Ask President Destler
Welcome to Ask the President:
Question of the Week:
|President Destler, after touring the new Innovation Center building, and taking into consideration the rising tuition costs, I'm curious as to how some of the costs are justified.
For example, I noticed a label on some of the chairs in the conference rooms. After looking at various websites, I found that these chairs are over $700 each. However, few (if any) are available for student use - they are all in offices and conference rooms.
Other examples include the large etched glass mural, the waterfall, and the showers.
Can you explain why these items were included in the building even though tuition costs are rising?
|Thanks for this note. I am very proud of the look of our new University Services Building. The university has heard from many students over time that too many of the university buildings are built without any comfortable space for students or architectural interest. The impact of all the brick construction material makes the campus feel more like a corporate park than school. The administration has been working hard over the past years to soften the feel of the campus. We have heard a lot of praise for including these features in this space
It was the intent of the designers for the University Services Building to achieve a pleasant and restful place in the Student Services area to create the best possible environment for our students to complete transactions and resolve business issues. The comfortable furniture, water-wall, and art glass overlook of the Innovation Center are important features which helped create that unique environment.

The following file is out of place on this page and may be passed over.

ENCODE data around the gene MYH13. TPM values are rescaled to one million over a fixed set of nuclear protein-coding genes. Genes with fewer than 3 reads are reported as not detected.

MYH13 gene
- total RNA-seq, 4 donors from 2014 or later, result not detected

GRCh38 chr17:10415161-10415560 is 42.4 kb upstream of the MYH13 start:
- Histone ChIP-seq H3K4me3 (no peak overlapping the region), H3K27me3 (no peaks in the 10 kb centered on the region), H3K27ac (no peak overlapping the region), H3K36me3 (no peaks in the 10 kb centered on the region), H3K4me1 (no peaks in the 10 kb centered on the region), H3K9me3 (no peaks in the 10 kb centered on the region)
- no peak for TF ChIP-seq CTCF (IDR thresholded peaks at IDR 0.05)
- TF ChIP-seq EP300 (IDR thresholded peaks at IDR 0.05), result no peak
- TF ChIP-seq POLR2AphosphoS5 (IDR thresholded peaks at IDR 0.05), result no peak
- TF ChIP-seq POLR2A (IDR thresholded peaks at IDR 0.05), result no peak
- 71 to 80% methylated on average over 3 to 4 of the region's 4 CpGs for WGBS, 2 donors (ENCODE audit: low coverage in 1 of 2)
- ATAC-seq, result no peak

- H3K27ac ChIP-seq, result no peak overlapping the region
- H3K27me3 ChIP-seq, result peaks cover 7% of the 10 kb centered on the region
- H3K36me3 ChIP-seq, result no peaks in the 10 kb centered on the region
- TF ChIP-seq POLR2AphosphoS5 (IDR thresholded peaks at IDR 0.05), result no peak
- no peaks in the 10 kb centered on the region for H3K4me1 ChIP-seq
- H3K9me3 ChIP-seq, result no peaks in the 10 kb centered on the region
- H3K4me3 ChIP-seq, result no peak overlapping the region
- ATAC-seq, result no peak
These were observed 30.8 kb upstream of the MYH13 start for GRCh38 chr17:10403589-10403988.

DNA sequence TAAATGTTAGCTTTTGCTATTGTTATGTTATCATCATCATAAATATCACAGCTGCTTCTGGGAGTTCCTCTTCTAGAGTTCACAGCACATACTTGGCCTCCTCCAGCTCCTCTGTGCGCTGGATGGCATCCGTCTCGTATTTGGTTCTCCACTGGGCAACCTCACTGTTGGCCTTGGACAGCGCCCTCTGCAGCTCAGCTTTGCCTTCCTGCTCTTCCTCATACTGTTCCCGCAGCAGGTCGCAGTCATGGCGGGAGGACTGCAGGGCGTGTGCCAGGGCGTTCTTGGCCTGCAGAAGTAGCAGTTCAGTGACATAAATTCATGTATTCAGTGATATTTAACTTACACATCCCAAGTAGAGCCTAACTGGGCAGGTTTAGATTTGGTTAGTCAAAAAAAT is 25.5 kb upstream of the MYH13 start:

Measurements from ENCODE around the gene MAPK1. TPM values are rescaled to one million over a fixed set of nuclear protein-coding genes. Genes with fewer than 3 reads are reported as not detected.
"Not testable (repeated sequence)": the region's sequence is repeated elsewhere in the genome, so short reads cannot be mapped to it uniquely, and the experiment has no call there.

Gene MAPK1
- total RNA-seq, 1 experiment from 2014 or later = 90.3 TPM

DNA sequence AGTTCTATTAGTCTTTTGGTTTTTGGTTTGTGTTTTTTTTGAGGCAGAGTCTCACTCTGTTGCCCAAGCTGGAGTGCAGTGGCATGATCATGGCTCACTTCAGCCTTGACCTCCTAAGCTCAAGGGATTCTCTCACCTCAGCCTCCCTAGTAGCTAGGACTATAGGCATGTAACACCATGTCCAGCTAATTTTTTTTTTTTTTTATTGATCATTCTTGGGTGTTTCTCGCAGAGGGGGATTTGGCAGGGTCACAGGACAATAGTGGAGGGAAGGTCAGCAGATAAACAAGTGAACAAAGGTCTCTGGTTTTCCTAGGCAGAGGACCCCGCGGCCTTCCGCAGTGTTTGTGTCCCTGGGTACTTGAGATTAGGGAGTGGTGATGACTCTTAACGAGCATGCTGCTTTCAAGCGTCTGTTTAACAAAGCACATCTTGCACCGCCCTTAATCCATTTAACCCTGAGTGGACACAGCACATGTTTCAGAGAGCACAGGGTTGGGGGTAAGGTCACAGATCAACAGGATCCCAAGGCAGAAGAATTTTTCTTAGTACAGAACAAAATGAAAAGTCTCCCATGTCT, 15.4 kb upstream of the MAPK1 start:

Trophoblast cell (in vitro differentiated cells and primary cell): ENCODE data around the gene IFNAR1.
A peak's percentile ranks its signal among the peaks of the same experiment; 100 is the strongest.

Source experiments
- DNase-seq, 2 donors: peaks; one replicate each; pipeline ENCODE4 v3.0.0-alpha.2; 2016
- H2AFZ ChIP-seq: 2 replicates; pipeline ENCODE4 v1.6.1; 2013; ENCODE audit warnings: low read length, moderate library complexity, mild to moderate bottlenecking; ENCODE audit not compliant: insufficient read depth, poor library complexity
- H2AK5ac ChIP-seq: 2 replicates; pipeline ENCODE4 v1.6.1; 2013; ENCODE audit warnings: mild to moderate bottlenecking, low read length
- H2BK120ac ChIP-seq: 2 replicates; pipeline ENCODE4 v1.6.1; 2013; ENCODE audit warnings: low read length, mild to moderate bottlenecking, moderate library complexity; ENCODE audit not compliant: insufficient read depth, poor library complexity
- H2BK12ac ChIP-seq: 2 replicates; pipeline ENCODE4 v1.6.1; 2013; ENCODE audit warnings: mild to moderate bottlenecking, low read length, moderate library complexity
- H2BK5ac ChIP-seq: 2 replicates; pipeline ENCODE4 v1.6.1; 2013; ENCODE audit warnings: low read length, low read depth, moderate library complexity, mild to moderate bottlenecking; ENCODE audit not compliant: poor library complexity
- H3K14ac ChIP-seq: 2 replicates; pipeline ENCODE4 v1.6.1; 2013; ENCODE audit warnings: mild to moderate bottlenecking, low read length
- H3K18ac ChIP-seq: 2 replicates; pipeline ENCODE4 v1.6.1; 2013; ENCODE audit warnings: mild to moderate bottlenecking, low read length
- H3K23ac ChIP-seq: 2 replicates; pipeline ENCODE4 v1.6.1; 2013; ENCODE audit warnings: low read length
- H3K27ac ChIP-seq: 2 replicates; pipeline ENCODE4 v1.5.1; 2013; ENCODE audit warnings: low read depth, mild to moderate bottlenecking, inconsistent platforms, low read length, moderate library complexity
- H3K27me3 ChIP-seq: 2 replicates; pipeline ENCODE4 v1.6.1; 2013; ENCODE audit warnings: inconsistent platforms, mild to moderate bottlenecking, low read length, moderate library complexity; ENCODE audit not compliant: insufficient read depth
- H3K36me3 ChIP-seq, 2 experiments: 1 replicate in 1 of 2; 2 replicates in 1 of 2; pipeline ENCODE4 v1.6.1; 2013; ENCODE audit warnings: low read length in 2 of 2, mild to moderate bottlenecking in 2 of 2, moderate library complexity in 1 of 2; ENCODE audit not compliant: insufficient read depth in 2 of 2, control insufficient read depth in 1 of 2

With respect to furniture, RIT has special buying agreements with national suppliers including furniture companies like Steelcase. The university paid much less for conference room chairs in the USC building than retail prices shown in on-line sites. The casual furniture placed in the Student Services area, the most public part of the building, was intentionally more “upscale” in keeping with the designer’s intent for the space. With respect to furniture in general, the Institute has always tried to focus on life-cycle cost verses allowing first-cost to dictate purchase decisions. Well-built, quality, high-performance furniture provides greater utility over its longer useful life than something less expensive that may need to be replaced much sooner.
The “silver lining” of the current period of economic uncertainty is considerable savings in construction costs were realized across many areas. This allowed the construction of an environmentally superior facility, uniquely designed for serving student customers, yet at a total cost significantly less than projected.